COVID-19: Keeping Campus Safe.

Interprofessional education helps Marshall University health care students learn team-based approach

Monday, February 24, 2014
Contact: Leah C. Payne, Director of Public Affairs, Schools of Medicine and Pharmacy, 304-691-1713

Interprofessional education helps Marshall University health care students learn team-based approach

HUNTINGTON, W.Va. - Several hundred health care students at Marshall University, including students at the Joan C. Edwards School of Medicine as well as the schools of Pharmacy and Physical Therapy and the College of Health Professions, are learning collaborative team skills through a series of interprofessional education sessions aimed at introducing them to team-based health care. 

"We at Marshall University are very pleased to offer this dynamic learning opportunity to our health care students," said Dr. Kevin Y. Yingling, dean of the School of Pharmacy. "Students from different health disciplines often have little understanding of each other's roles.   Exposing them to these type exercises expands their knowledge as well as gives them an understanding of the skills needed for interdisciplinary communication."   
The concept of interprofessional education or common learning has become more popular in the past few years as a way to address issues in the health care system like duplication of services, lack of care coordination, and poor communication between groups of care givers ultimately leading to better health care for patients.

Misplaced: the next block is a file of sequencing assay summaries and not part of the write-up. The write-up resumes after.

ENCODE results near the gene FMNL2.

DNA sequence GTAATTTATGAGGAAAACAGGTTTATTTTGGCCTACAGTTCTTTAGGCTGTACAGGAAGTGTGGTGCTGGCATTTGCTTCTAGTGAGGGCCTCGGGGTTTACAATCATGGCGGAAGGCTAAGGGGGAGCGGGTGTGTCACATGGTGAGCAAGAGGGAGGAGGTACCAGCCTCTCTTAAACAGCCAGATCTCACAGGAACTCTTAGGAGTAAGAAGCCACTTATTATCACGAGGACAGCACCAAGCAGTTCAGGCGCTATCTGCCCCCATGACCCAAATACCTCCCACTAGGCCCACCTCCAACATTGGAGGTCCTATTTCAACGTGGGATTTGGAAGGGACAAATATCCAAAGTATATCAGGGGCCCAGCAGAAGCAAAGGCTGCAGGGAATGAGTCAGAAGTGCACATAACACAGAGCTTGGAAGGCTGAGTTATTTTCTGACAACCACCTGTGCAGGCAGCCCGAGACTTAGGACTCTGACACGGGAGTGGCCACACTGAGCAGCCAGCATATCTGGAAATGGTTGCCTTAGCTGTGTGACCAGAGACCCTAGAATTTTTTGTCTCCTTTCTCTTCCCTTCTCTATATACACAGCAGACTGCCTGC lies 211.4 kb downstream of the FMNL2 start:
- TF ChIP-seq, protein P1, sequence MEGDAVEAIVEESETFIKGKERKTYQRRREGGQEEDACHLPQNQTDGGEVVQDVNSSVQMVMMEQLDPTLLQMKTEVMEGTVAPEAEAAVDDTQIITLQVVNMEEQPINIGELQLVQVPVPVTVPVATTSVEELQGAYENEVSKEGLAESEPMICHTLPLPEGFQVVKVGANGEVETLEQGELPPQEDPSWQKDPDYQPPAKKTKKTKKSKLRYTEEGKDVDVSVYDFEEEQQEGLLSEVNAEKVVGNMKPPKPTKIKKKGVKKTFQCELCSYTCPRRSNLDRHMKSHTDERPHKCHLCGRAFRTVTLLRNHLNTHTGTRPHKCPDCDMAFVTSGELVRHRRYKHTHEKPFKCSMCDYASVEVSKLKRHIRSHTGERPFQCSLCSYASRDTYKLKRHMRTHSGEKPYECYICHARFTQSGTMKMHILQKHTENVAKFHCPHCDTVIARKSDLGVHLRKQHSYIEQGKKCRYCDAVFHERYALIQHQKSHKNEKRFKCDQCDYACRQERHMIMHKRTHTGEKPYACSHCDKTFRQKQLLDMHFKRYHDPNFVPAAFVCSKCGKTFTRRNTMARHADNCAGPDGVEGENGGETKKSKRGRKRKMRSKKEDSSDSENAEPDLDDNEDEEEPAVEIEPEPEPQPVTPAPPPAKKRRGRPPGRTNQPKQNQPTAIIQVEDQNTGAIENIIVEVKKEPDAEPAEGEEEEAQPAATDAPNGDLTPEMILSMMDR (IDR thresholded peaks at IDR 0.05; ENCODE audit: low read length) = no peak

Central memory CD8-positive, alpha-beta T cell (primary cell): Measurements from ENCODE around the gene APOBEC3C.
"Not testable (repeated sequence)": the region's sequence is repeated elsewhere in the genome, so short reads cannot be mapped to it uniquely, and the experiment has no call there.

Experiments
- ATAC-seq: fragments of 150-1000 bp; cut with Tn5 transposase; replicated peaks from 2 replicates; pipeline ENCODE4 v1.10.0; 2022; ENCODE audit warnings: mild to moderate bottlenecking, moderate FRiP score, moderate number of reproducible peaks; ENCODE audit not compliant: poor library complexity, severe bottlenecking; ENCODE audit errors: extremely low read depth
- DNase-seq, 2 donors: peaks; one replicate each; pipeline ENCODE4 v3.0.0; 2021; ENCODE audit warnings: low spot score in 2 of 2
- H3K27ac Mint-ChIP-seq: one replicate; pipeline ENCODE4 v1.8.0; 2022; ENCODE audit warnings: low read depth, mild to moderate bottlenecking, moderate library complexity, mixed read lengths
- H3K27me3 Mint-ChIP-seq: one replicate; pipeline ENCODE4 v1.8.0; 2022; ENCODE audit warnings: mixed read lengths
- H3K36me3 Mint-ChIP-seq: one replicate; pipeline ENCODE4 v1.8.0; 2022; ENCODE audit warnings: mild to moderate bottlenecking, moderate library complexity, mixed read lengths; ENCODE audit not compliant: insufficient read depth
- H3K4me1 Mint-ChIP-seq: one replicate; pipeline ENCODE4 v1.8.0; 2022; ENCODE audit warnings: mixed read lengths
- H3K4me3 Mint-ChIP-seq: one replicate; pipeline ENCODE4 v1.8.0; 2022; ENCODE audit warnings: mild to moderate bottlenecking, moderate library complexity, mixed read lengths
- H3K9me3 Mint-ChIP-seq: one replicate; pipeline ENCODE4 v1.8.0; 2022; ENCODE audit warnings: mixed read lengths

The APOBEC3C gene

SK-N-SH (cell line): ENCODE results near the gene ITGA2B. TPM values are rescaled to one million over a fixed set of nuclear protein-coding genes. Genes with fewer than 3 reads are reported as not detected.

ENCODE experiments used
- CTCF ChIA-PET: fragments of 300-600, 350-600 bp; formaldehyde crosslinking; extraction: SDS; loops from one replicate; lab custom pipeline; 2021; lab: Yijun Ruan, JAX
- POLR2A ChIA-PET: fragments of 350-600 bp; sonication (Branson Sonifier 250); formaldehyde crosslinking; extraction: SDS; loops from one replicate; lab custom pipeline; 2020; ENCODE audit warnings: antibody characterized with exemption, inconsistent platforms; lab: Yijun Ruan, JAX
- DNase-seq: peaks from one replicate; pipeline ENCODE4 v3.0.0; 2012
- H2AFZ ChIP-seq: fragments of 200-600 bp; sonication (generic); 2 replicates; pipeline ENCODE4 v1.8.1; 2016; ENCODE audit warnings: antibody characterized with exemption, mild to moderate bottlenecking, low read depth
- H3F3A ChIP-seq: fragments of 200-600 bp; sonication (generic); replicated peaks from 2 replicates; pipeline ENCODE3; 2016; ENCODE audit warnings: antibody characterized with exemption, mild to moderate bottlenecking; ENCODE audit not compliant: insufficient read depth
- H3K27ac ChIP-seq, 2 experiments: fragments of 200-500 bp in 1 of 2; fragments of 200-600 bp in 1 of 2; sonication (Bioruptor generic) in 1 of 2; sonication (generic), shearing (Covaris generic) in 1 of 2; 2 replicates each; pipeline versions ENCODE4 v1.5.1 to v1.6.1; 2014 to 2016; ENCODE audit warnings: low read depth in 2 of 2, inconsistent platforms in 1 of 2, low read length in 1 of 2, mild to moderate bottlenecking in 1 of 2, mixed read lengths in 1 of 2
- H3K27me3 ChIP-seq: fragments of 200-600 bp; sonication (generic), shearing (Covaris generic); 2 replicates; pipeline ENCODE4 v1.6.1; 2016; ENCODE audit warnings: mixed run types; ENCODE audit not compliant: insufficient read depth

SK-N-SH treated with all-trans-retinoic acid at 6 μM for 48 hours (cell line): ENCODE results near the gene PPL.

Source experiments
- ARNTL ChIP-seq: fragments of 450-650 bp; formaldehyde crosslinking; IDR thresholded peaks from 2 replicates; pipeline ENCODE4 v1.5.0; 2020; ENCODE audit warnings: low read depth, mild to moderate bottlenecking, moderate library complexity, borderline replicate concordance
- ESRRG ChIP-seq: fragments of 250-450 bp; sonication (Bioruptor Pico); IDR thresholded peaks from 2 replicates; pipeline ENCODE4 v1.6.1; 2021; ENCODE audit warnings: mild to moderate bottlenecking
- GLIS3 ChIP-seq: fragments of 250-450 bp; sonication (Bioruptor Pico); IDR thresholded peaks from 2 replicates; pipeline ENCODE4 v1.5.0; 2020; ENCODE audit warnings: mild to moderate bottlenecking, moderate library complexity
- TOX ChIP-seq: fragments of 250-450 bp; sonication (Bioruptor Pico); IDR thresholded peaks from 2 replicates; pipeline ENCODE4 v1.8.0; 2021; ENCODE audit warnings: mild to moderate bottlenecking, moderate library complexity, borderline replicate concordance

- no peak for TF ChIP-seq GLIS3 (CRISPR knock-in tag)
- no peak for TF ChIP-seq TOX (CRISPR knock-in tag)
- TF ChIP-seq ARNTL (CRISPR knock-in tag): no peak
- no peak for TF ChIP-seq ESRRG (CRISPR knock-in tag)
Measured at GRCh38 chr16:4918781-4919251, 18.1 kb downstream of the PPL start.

More than 300 students from medicine, pharmacy, nursing, physical therapy, social work, communications disorders and dietetics are attending the sessions, which have been organized by faculty and administrators from each area. 
"Interprofessional education is essential for today's health care student," said Dr. Joseph I. Shapiro, dean of the School of Medicine.  "Bringing students together from many different disciplines is a challenge, but our team has done a great job." 
This year's program was funded in part by a $5,000 Hedrick Grant Award, which Dr. Penny Kroll, professor and chair of the School of Physical Therapy in the College of Health Professions, says helped build a very successful experience for students. 
"Students have indicated that the exercises helped them realize the importance of teamwork in the delivery of patient care, helped them recognize everyone has an important part in the care of the patient and that not any one person can do everything." 
The objectives for the interprofessional classes were derived from the Interprofessional Education Collaborative, which has representatives from the American Association of Colleges of Nursing, American Association of Colleges of Osteopathic Medicine, American Association of Colleges of Pharmacy, American Dental Education Association, Association of American Medical Colleges and Association of Schools of Public Health.



Date Posted: Monday, February 24, 2014